>> >>> > because
>> >>> the
>> >>> > latter seems to be pretty hard to get right for FRP?*
>> >>> >
>> >>> > I would like to come back to this exemple. I am trying to write a
>> >>> > small
>> >>> FRP
>> >>> > in F# (which is a strict language, a clone of Ocaml) and I also came
>> >>> across
>> >>> > space and/or time leak. But maybe not for the same reasons...
>> >>> >
>> >>> > Thinking about these problems and after some trials and errors, I
>> came
>> >>> to
>> >>> > the following conclusions:
>> >>> >
>> >>> > I believe that writing the expression
>> >>> >
>> >>> > e = integral 1 *something*
>> >>> >
>> >>> > where e is a Behavior (thus depends on a continuous time).
>> >>> >
>> >>> > has really two different meanings.
>> >>> >
>> >>> > 1. if *something *is independent of e, what the above expression
>> means
>> >>> is
>> >>> > the classical integration of a time dependent function between t0
>> and
>> >>> t1.
>> >>> > Several numerical methods are available to compute this integral
>> and,
>> >>> > as
>> >>> far
>> >>> > as I know, they need to compute *something *at t0, t1 and, possibly,
>> >>> > at
>> >>> > intermediate times. In this case, *something *can be a Behavior.
>> >>> >
>> >>> > 2. If *something *depends directly or indirectly of e then we are
>> >>> > faced
>> >>> with
>> >>> > a first order differential equation of the form:
>> >>> >
>> >>> > de/dt = *something*(e,t)
>> >>> >
>> >>> > where de/dt is the time derivative of e and *something*(e,t)
>> >>> indicates
>> >>> > that *something* depends, without loss of generality, on both e and
>> t.
>> >>> >
>> >>> > There exist specific methods to numerically solve differential
>> >>> > equations
>> >>> > between t0 and t1. Some of them only require the knowledge of e at
>> t0
>> >>> (the
>> >>> > Euler method), some others needs to compute *something *from
>> >>> intermediate
>> >>> > times (in [t0, t1[ ) *and *estimates of e at those intermediary
>> times.
>> >>> >
>> >>> > 3. *something *depends (only) on one or more events that, in turns,
>> >>> > are
>> >>> > computed from e. This case seems to be the same as the first one
>> where
>> >>> the
>> >>> > integrand can be decomposed into a before-event integrand and an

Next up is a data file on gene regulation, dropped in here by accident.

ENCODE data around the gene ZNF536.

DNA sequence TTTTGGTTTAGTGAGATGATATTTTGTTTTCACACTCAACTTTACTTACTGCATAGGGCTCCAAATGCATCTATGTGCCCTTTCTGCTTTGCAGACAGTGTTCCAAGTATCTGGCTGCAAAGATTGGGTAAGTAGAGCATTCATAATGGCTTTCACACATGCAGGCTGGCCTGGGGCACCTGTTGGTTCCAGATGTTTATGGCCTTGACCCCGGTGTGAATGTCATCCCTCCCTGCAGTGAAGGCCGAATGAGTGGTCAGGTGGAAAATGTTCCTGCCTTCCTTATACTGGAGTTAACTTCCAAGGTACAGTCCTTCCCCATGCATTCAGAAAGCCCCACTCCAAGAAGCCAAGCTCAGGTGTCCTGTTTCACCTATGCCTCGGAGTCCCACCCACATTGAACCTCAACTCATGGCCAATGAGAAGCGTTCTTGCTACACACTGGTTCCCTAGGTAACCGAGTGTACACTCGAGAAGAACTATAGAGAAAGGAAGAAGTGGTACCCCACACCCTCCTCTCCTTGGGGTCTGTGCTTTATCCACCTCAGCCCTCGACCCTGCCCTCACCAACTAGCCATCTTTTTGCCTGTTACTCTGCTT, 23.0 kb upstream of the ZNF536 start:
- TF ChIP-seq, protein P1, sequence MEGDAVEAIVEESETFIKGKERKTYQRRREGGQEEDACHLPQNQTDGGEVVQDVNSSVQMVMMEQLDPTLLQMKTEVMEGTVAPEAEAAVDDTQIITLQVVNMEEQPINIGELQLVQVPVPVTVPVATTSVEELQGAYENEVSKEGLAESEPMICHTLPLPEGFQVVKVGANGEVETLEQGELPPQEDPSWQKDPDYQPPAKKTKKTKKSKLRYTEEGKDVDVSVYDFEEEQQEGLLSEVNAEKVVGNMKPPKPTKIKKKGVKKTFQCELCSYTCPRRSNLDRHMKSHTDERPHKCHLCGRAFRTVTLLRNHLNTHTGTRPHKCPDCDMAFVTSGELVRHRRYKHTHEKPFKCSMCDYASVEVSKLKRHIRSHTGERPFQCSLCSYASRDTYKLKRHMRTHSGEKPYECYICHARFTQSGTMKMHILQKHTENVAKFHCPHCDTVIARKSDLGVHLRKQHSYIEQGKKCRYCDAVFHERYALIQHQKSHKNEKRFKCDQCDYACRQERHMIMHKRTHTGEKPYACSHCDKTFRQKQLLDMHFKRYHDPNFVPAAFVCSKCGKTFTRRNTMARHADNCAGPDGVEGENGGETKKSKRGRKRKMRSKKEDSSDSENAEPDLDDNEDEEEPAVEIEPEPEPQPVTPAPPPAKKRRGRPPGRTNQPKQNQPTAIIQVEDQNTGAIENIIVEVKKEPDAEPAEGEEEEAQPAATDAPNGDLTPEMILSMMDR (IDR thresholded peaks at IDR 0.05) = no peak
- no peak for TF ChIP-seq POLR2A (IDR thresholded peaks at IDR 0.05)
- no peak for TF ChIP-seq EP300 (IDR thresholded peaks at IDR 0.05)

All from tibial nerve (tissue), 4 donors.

>> >>> after-event
>> >>> > integrand (if any event has been triggered). Both integrands being
>> >>> > independent from e. But I have not completely investigated this case
>> >>> yet...
>> >>> >
>> >>> > Coming back to my FRP, which is based on residual behaviors, I use a
>> >>> > specific solution for each case.
>> >>> >
>> >>> > Solution to case 1 causes no problem and is similar to what is done
>> in
>> >>> > classical FRP (Euler method, without recursively defined behaviors).
>> >>> Once
>> >>> > again as far as I know...
>> >>> >
>> >>> > The second case has two solutions:
>> >>> > 1. the 'integrate' function is replaced by a function 'solve' which
>> >>> > has
>> >>> the
>> >>> > following signature
>> >>> >
>> >>> > solve :: a -> (Behavior a -> Behavior a) -> Behavior a
>> >>> >
>> >>> > In fact, *something*(e,t) is represented by an integrand
>> >>> > function
>> >>> > from behavior to behavior, this function is called by the
>> >>> > integration method. The integration method is then free to
>> >>> pass
>> >>> > estimates of e, as constant behaviors, to the integrand function.
>> >>> >
>> >>> > The drawbacks of this solution are:
>> >>> > - To avoid space/time leaks, it cannot be done without side
>> >>> effects
>> >>> > (to be honest, I have not been able to find a solution without
>> >>> > assignement). However these side effects are not visible from
>> outside
>> >>> > of
>> >>> the
>> >>> > solve function. ..
>> >>> > - If behaviors are defined within the integrand function, they
>> >>> > are
>> >>> not
>> >>> > accessible from outside of this integrand function.
>> >>> >
>> >>> > 2. Introduce constructions that looks like to signal functions.
>> >>> >
>> >>> > solve :: a -> SF a a -> Behavior a
>> >>> >
>> >>> > where a SF is able to react to events and may manage an internal
>> >>> state.
>> >>> > This solution solves the two above problems but make the FRP a
>> bit
>> >>> more
>> >>> > complex.
>> >>> >
>> >>> >
>> >>> > Today, I tend to prefer the first solution, but what is important,
>> in
>> >>> > my
>> >>> > opinion, is to recognize the fact that
>> >>> >
>> >>> > e = integral 1 *something*
>> >>> >
>> >>> > really addresses two different problems (integration and solving of
>> >>> > differential equations) and each problem should have their own
>> >>> > solution.
>> >>> >
>> >>> > The consequences are :
>> >>> >
>> >>> > 1. There is no longer any need for my FRP to be able to define a
>> >>> Behavior
>> >>> > recursively. That is a good news for this is quite tricky in F#.
>> >>> > Consequently, there is no need to introduce delays.
>> >>> > 2. Higher order methods for solving of diff. equations can be
>> used
>> >>> (i.e.
>> >>> > Runge-Kutta). That is also good news for this was one of my main
>> >>> > goal
>> >>> in
>> >>> > doing the exercice of writing a FRP.
>> >>> >
>> >>> > Regards,
>> >>> >
>> >>> > J-C
>> >>> >
>> >>>
>> >>
>> >>
>> >> _______________________________________________
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>> >> Haskell-Cafe at haskell.org
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>> >>
>> >>
>> >
>>
>>
>> --
>> Regards,
>> Paul Liu
>>
>> Yale Haskell Group
>> http://www.haskell.org/yale
>>
>
>